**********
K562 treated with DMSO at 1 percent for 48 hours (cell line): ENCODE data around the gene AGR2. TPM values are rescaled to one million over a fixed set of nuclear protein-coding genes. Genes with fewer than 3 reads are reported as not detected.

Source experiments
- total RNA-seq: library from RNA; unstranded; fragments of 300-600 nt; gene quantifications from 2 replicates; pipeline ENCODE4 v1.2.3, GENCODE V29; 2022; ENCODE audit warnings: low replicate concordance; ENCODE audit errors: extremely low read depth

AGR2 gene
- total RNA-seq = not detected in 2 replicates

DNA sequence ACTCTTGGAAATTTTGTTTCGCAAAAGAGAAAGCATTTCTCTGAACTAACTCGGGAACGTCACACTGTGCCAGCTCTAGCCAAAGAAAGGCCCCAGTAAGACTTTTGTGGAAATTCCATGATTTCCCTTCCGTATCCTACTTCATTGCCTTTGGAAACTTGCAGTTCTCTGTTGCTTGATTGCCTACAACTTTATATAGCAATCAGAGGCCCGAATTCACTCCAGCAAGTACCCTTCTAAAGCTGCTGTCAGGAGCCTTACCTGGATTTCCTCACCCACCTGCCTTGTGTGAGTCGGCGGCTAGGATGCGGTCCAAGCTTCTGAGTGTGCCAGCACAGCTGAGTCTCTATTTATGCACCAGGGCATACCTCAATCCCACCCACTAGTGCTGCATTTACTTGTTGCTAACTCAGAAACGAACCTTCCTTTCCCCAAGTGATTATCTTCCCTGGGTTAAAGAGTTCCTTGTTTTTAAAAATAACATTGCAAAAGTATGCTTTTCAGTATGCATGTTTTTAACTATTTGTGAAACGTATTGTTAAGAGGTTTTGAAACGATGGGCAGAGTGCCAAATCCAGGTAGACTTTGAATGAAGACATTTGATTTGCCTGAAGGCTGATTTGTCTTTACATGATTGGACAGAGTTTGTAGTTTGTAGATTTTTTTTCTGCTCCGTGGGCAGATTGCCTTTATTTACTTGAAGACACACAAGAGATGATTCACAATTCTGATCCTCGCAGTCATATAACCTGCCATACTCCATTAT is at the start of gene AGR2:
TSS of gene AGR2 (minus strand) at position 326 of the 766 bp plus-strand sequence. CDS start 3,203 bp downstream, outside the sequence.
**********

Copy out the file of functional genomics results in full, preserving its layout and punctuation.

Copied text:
K562 treated with DMSO at 1 percent for 48 hours (cell line): ENCODE data around the gene AGR2. TPM values are rescaled to one million over a fixed set of nuclear protein-coding genes. Genes with fewer than 3 reads are reported as not detected.

Source experiments
- total RNA-seq: library from RNA; unstranded; fragments of 300-600 nt; gene quantifications from 2 replicates; pipeline ENCODE4 v1.2.3, GENCODE V29; 2022; ENCODE audit warnings: low replicate concordance; ENCODE audit errors: extremely low read depth

AGR2 gene
- total RNA-seq = not detected in 2 replicates

DNA sequence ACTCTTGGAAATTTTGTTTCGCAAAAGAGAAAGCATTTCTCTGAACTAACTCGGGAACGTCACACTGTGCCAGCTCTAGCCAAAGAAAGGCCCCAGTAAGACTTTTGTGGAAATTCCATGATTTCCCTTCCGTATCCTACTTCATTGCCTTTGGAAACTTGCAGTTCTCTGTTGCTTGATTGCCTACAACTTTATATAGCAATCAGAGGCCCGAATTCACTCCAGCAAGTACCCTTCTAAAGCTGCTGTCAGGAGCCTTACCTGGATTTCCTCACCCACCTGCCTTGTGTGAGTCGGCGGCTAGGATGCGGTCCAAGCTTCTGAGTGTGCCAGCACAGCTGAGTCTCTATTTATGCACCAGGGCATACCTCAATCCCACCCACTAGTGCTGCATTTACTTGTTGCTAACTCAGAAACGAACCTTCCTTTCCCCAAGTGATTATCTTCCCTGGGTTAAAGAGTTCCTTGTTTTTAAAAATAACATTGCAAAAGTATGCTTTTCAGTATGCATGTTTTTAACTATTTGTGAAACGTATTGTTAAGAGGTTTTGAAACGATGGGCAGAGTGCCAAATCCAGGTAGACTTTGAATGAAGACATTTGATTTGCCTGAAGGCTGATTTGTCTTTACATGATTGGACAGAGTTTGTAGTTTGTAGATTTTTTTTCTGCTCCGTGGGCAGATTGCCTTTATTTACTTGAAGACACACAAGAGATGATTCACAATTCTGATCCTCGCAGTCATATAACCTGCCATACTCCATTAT is at the start of gene AGR2:
TSS of gene AGR2 (minus strand) at position 326 of the 766 bp plus-strand sequence. CDS start 3,203 bp downstream, outside the sequence.